Yes, of course there should be a recipe, and we should be able to write the recipe down. But in formulating process, one must keep an open mind. There could be several approaches, each best suited to a specific situation. Investment managers and allocators alike should seek to understand under what conditions a manager might shift processes to adapt, improve, evolve.

MOI: You are focused on South African equities only. Why don’t you expand your investable universe?

van Niekerk: I am a big believer in specialization and focus. I cut my teeth on South African small- and mid-caps. There are no shortcuts to attain all those years of experience and intellectual property. I can expand my universe globally, but then I am also expanding our competition and simultaneously diluting our focus. I cannot compete in China with Dawid Krige (of Cederberg Capital) or in the U.S. with Scott Miller (of Greenhaven Road). Likewise, our dedicated focus on South Africa means very few people can compete with us. I receive writeups on SA stocks from other global fund managers all the time. Most miss some local nuance that often invalidates or at least handicaps the thesis.

The SA universe might be small, but it is attractive. The fragmented market is dominated by institutional groupthink. If you know what you are doing, you can find world-class, profitable, growing businesses trading at single digit earnings multiples. The opportunity is not the SA equity market, per se. I am not advocating going out and buying chunks of JSE All Share Index trackers.

The real opportunity is the sum of the many opportunities hidden inside the SA equities universe. If you want to access those you need a local guide. It is a very niched market. You want to partner with someone who has the focus, experience, intellectual property, and understands the nuances. There are very few who do what we do. How many alternatives are there to access a concentrated, SA-only portfolio, managed by a South African, via a U.S.-based dollar-denominated fund? It does not make sense to dilute our focus and expand our competition. We have a winning recipe for now.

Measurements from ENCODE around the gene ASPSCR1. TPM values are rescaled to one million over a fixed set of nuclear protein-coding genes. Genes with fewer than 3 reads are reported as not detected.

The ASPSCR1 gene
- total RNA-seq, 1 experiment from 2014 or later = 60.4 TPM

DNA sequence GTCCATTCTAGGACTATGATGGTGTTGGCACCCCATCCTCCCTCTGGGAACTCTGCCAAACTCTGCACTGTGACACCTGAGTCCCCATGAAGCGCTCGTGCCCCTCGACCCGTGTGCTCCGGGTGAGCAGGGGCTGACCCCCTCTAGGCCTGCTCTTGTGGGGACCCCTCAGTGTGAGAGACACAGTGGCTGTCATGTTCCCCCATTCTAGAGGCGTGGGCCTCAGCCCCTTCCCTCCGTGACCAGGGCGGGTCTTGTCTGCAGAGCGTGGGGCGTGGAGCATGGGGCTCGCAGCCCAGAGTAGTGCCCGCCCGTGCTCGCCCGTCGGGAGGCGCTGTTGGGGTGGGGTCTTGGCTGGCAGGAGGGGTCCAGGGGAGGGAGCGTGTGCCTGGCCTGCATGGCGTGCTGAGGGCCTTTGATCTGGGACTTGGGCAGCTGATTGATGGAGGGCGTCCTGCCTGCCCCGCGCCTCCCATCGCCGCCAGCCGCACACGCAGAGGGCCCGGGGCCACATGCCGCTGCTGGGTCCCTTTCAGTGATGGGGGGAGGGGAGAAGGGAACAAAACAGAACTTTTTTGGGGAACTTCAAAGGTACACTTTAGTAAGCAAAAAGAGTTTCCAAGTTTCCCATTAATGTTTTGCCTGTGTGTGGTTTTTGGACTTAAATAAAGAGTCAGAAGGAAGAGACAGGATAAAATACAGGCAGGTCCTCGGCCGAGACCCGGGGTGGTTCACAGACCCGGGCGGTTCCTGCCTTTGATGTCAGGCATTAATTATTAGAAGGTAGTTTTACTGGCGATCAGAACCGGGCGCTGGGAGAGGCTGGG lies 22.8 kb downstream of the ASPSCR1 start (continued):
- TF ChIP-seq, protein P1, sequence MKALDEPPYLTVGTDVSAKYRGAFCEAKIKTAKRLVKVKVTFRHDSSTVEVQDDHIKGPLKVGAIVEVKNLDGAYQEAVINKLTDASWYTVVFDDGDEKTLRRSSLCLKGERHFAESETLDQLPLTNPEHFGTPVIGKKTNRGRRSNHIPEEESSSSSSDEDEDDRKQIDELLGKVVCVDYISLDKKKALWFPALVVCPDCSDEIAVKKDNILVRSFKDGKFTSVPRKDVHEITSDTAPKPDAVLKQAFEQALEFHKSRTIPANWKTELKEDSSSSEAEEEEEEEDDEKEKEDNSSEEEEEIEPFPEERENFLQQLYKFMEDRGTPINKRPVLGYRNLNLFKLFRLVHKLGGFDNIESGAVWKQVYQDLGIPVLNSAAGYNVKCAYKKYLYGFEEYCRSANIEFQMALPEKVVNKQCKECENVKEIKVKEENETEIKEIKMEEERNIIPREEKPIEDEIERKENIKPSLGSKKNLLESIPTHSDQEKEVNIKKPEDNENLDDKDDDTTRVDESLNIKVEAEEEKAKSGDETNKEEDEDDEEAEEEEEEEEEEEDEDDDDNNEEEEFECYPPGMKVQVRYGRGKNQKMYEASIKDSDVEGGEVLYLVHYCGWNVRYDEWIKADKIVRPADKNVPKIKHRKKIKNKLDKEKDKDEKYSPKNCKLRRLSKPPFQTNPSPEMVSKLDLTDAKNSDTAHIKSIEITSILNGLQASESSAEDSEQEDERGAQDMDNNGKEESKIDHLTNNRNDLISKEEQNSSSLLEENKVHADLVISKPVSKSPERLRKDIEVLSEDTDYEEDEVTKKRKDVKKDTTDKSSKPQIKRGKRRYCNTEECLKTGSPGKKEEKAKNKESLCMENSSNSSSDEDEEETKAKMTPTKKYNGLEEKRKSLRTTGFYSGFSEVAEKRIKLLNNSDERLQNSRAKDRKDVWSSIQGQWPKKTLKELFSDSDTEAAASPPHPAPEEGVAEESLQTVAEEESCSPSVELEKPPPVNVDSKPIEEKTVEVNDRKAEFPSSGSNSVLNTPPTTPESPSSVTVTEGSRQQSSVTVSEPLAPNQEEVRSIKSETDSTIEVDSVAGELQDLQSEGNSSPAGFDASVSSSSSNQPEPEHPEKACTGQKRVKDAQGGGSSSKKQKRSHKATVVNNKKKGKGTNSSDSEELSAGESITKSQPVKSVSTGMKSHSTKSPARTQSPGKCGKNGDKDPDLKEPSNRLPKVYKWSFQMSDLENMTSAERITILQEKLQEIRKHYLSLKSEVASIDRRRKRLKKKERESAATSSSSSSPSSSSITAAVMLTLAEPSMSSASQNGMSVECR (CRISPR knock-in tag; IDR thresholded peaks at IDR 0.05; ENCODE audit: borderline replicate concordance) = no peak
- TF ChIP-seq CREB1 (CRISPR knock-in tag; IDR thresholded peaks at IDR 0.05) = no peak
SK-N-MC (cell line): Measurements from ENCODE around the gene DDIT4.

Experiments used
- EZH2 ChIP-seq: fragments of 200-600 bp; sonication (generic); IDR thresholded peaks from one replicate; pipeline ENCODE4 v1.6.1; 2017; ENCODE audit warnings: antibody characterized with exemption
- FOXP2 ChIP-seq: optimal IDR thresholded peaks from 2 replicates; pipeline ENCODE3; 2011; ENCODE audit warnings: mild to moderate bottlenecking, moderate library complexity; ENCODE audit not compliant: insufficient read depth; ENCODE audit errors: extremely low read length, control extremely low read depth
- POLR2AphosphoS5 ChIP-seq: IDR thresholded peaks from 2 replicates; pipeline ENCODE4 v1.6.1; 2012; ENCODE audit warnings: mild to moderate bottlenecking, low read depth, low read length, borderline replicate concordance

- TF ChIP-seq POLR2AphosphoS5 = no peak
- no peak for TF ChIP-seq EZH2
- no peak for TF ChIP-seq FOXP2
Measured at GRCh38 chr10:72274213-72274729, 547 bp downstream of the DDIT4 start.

MOI: How do you structure your days to perform optimally?

van Niekerk: I like routines and habits. Practiced consistently for long enough, habits become part of your identity and are performed almost effortlessly. When I think about habits and routines, I think about the ideal outcomes or states I wish to achieve and maintain. My ideal it is to have a calm and clear mind, to make fewer but higher quality decisions, maintain a healthy body, engage in meaningful relationships, and broaden my intellect and circle of competence.

I try to maintain a few cornerstone habits:

  • Sleep 8 hours, 9pm to 5am.
  • Train/exercise at least five days a week.
  • Meditate daily for 30 minutes.
  • Write in a gratitude journal.
  • Dedicate time for reading and thinking.
  • Take undisturbed walks.

My best insights tend to manifest after simmering somewhere in the mind for days, weeks, or even months, when I have been researching, reading, thinking. Then, usually when I am on an undisturbed walk, it just suddenly “appears”, with great clarity.

MOI: Do you have any advice for aspiring fund managers?

van Niekerk: Don’t do it for the money. If you want to do it for the money, there are easier paths to riches that are more useful to society. To manage your own fund, you must be truly passionate about business, investing, and compounding. It’s not a job; it’s a lifestyle. Not a single day goes by that I am not thinking about business models, management teams, our portfolio, etc. My wife often jokes that she must schedule an appointment to talk to me because I am usually lost in thought.

If you want to manage other people’s money, start with the end in mind. Determine what the ideal structure and set-up should look like five years from now and start with that today.

Learn from successful fund managers. You don’t have to reinvent the wheel. There are a few self-made contemporary managers who seem to have cracked the code and they are generous in sharing their insights. People like Scott Miller of Greenhaven Road, Dawid Krige of Cederberg Capital, and Rob Vinall of RV Capital come to mind.

Be authentic. Read and interact widely, but use it as a source of inspiration, not imitation. No one can compete with you on being you. If you are truly passionate, put in the work, and constantly apply an intelligent, informed, rational framework, then success will come eventually with perseverance. Compounding in action is an astonishing, truly beautiful thing. Done right, it is immensely rewarding. Intellectually, emotionally… and financially.